We are exactly one week from the much anticipated election day, a milestone many Americans are looking forward to. For one reason, some buyers, sellers, and even real estate agents believe an election year plays a part in the housing market. A recent Press Democrat article reads, “Sonoma County’s housing market sees third straight drop in new listings.” The article goes on to speculate why that might be the case, this being an election year included among the reasons, “Sellers this year also seem affected by doubts on such matters as the outcome of the U.S. presidential election…”

So is there any truth to the general consensus that an election year affects housing?

In a recent C.A.R. analysis of home sales dating back to 1990, C.A.R. found that the average change in home sales during an election year does not follow a particular pattern. Notably, sales growth is rarely negative during an election year, and there is no evidence of a systematic negative impact on homes sales or prices stemming from election season. In fact, C.A.R. found that growth in home sales at the end of an election year actually outperforms non-election years by 7.1 percentage points.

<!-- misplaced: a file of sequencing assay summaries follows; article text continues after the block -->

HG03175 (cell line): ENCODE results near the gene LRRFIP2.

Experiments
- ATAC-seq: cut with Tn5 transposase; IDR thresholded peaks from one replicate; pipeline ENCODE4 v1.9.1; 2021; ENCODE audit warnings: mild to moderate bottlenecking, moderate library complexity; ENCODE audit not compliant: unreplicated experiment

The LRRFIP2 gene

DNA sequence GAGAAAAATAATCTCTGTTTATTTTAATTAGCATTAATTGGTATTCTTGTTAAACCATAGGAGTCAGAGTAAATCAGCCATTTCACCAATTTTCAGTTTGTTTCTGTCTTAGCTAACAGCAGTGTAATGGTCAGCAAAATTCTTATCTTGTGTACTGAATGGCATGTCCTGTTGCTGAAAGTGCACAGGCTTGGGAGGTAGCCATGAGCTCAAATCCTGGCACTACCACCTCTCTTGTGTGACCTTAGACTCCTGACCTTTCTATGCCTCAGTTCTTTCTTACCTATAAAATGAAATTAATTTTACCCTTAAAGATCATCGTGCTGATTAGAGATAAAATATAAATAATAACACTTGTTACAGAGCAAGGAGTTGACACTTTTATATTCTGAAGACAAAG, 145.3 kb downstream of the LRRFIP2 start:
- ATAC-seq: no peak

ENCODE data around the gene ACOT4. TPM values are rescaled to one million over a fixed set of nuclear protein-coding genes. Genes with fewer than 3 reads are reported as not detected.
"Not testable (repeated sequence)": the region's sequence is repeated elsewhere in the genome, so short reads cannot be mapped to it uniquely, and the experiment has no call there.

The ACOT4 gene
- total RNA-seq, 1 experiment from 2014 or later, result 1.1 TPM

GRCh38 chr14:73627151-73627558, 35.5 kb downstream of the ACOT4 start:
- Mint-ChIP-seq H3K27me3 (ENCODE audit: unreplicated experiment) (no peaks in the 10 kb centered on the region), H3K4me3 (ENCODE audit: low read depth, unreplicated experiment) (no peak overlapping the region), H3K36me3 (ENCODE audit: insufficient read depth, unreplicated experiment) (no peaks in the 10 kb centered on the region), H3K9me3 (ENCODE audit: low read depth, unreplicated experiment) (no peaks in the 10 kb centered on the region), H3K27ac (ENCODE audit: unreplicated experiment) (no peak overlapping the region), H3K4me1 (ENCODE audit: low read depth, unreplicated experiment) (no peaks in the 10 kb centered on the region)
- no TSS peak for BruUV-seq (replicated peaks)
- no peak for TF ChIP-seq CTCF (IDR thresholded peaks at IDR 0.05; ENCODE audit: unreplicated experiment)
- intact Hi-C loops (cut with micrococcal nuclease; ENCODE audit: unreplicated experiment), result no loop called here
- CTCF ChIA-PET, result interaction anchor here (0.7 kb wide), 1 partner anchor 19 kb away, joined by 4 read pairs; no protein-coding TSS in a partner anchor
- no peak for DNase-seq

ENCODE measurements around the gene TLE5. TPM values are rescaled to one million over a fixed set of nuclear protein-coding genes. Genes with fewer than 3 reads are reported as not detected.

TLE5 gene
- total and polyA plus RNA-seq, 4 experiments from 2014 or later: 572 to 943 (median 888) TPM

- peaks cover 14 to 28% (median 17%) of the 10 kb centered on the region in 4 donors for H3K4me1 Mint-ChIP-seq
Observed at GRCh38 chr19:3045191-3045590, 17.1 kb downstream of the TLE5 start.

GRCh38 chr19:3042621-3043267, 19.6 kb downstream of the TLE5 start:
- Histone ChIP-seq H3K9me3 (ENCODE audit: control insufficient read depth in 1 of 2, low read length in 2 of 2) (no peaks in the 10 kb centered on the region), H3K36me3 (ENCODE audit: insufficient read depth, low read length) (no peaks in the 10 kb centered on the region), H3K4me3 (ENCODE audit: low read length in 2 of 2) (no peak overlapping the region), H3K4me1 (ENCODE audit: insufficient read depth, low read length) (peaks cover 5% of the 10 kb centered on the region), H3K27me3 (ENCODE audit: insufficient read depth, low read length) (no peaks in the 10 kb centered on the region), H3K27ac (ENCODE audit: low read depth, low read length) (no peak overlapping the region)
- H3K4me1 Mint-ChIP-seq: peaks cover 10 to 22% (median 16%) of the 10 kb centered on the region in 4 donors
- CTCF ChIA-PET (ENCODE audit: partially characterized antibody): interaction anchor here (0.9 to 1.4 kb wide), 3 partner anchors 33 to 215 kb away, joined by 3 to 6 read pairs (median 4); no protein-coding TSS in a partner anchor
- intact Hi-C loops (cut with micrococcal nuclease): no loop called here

On a monthly basis since 1990, California home sales contracted by roughly 2 percent during the last four months of the year. However, during the last 5 election cycles, sales in the final months of the year picked up, rising by 5.3 percent on average compared with 1.8 percent during non-election years.

Source: How Elections Shape Housing, California Real Estate August 2016

how elections shape housing